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Language of POLO

If you are new to watching or even playing polo it can be a little daunting when you hear unfamiliar terminology. Please find below examples of the most frequently used terms in the sport.

 

Bump 

A player is permitted to ride into another player so as to spoil his shot. The angle

of the collision must be slight causing no more than a jar. The faster the horse travels, the smaller the angle may be.

 

Boards 

The sideboards will not exceed 28cm high; the boards are positioned along the sidelines only.

 

Chukka

Also called a period. There are normally six chukkas in a polo game each lasting 7 minutes plus up to 30 seconds in overtime. If, during the 30 seconds, the ball hits the sideboards or goes out of bounds, or if the umpire blows his whistle, the chukka is over. There is no overtime at the end of the 6th or last chukka unless the score is tied. If it is stil even after the extra 30 seconds an extra chukka will be played until the first goal is scored. A player returns to each chukka on a different horse. Although he may rest one for a chukka or two and play it again.

 

Field

Length- max 275 metres; min 230 metres Width – max 180 metres unboarded & 150 metres boarded

 

Goal Posts

The goal posts which are collapsible on severe impact are 7.30 metres apart and 3 metres high.

 

Goal

Any time a ball crosses the line between the goal posts, it is considered a goal regardless of whether a horse or a mallet caused the ball to go through. In order to equalise turf and wind conditions, the teams change ends after every goal scored.

 

Handicap

All registered players are rated on a scale of -2 to 10 (10 being the best) Although the word “goal” is often used after the digit, it bears no relation to the number of goals a player might score – only to his ability. The handicap of the team is the sum total rating of its four players and in handicap matches the team with the higher handicap gives the difference in ratings to the other team. For example over 6 chukkas a 6 goal team will give a 4 goal team a two goal start.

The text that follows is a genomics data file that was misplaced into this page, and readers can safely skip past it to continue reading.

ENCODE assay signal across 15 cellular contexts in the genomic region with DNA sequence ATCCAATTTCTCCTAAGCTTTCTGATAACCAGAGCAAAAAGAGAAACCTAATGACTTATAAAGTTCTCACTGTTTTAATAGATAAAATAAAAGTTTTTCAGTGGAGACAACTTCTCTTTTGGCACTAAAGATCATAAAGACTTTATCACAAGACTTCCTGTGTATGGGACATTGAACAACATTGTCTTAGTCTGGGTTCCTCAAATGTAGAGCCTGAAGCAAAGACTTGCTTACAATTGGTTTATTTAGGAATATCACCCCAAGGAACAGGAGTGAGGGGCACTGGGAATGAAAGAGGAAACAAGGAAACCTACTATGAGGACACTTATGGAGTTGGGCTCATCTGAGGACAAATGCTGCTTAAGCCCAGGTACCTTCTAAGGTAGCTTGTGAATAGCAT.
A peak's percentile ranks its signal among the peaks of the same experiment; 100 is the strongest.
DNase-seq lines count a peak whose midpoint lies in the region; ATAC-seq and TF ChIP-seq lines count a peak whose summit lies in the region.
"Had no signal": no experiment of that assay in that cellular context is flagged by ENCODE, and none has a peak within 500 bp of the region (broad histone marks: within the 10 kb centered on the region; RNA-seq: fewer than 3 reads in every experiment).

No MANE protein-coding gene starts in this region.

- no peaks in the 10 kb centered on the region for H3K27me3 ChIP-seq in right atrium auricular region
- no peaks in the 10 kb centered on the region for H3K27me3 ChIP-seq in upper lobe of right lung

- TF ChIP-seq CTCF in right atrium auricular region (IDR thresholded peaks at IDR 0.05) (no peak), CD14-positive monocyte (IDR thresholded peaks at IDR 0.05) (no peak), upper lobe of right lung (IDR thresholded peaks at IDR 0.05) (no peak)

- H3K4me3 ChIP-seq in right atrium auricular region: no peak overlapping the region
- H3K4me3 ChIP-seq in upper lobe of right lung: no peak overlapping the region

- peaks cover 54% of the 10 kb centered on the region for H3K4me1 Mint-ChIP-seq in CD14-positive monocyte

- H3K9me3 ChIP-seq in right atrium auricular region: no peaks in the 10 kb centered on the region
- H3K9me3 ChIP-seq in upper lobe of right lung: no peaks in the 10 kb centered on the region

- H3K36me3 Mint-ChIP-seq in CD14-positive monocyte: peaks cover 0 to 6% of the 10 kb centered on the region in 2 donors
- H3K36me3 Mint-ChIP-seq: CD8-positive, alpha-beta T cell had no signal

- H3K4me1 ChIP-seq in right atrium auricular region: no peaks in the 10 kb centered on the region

Hook

A player spoils another’s shot by putting his mallet in the way of a striking player. A cross hook occurs where the player reaches over his opponent’s mount in an attempt to hook; this is considered a foul.

 

Knock-in

Should a team, in an offensive drive, hit the ball across the opponent’s backline, the defending team resumes the game with a free hit from their backline. No time is allowed for knock ins.

 

Mallet

Also known as a “stick”. The shaft is made from a bamboo shoot and the head

from either the bamboo root or a hardwood such as maple. These vary in length from 48 to 54 inches and are very flexible in comparison to a golf club or a hockey stick.

 

Near Side

The left hand side of the horse.

 

Neck Shot

A ball that is hit under the horse’s neck from either side.

 

Off Side

The right hand side of the horse.

 

Out of bounds

When a ball crosses the sidelines or goes over the sideboards, it is considered out of bounds and the umpire throws in another ball between the two teams at that point. No time out is allowed for an out of bounds ball.

 

Ponies

The best polo ponies are often of thoroughbred blood whose main qualities are heart, speed, wind, stamina and the ability to accelerate, stop and turn quickly, and whose temperament is amenable to the rigours of the game. There is no height limit for the horses, although most are between 15 and 15.3 hands. The age of a pony is generally between 5 and 15 years. Players concede that the pony accounts for 80% of their game.

Positions Each of the four team members plays a distinctly different position. Since polo is such a fluid game, the players may momentarily change positions, but will try to return to their initial assignment. No 1 is the most forward offensive player No 2 is just as offensive, but plays deeper and works harder No 3 is the pivot player between offence and defence and tries to turn all plays to offence No 4 or the Back is a defensive player whose role is principally to protect the goal

 

Ride Off

This occurs when two riders make contact and attempt to push each other off the line of the ball so as to prevent the other from striking. The horses are the ones intended to do the pushing, although a player may use his body, but not his elbows.

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